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The truth about ASPs

We outsourced our email system to an application service provider. The results surprised even us
Written by Steven J.Vaughan Nichols, Contributor

Taking a close look at the application service provider (ASP) market is a bit like visiting Disney World. You start off starry-eyed, but sooner or later you have to leave Fantasyland. At first glance, the ASP market is a ripe opportunity for solutions providers that are eager to serve small businesses. The sales pitch goes something like this: For a "nominal" monthly fee (usually about $20 (£13.37) per customer desktop), an ASP can host mission-critical apps that a small business otherwise couldn't afford.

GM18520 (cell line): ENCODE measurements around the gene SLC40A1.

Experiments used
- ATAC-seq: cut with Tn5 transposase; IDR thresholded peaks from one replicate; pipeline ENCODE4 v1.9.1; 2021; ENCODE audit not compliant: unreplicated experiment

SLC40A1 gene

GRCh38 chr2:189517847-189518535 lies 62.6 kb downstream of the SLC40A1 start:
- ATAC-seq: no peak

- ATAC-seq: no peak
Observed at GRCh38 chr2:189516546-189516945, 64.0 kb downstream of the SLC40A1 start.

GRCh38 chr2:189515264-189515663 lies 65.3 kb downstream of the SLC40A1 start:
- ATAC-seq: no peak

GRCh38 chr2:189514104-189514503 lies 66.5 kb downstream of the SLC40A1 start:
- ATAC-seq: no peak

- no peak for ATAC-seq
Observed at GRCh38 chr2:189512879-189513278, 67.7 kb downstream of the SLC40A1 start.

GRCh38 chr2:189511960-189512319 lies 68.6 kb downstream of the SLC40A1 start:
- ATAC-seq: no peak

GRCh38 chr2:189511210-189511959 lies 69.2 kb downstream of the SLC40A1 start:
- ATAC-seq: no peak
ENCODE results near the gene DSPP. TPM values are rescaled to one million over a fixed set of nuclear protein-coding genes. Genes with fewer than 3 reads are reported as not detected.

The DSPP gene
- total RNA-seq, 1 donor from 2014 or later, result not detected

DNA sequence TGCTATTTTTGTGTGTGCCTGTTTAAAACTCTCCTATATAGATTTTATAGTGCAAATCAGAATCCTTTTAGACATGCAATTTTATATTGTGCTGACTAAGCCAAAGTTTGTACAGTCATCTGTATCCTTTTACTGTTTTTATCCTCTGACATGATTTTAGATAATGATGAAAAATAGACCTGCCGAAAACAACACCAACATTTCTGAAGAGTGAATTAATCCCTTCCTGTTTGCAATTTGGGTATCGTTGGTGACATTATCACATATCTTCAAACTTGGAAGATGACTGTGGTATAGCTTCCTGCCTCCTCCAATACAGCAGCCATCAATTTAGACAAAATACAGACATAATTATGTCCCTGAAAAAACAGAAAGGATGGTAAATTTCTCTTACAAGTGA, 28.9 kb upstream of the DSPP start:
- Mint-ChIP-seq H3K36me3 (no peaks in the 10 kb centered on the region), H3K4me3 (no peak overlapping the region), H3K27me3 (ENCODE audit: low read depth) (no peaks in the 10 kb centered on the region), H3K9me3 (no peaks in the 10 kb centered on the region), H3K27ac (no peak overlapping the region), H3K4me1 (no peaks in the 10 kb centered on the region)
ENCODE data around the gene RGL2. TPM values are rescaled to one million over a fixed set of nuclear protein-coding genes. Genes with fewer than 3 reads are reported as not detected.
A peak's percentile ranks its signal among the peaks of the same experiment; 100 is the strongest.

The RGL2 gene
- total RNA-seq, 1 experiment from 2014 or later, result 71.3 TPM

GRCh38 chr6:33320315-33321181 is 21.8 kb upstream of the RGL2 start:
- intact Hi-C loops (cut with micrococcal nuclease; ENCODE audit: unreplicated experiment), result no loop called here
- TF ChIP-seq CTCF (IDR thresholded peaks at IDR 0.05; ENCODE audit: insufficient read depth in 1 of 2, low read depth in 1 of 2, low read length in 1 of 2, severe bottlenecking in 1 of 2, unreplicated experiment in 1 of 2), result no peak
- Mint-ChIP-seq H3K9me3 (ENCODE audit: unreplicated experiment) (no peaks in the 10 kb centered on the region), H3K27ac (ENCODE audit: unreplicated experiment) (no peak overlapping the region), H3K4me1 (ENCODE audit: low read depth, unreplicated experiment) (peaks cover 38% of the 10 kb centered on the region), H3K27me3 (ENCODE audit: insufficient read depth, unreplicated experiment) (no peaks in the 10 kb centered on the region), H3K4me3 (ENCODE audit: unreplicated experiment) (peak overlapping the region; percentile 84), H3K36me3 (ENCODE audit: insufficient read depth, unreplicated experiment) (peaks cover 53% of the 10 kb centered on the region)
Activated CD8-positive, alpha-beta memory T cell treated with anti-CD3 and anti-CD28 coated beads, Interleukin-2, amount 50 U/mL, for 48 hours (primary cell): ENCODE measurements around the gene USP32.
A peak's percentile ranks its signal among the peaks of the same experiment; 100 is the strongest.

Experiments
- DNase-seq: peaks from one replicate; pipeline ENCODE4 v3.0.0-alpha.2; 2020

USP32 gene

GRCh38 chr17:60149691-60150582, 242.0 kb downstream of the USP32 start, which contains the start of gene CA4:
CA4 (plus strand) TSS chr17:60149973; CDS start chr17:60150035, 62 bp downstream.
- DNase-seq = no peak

Market pundits see plenty of dollar signs. A bullish Data quest, for one, predicts annual ASP revenue will skyrocket from $2.7bn in 1999 to a whopping $22.7bn in 2003. With such rosy forecasts, it's no surprise that most major hardware and software players are formulating an ASP strategy.

To be sure, the ASP market holds plenty of promise. "Some of us believe the ASP hype makes sense," says Ellen Hancock, president and CEO of Internet data-centre specialist Exodus Communications. "The market certainly sounds right to those of us who worked in the time-sharing market."

It sounded right to Sm@rt Reseller, too—until we took an unprecedented step. On a trial basis, Sm@rt Reseller's entire editorial team outsourced its email system to a New York-based ASP. While we remain cautiously upbeat about the long-term prospects for this emerging market—and far more optimistic about data outsourcing in general—our project revealed that the Internet will need some major refinements in order for ASPs to fully flex their muscles.

To Part II An optimistic beginning

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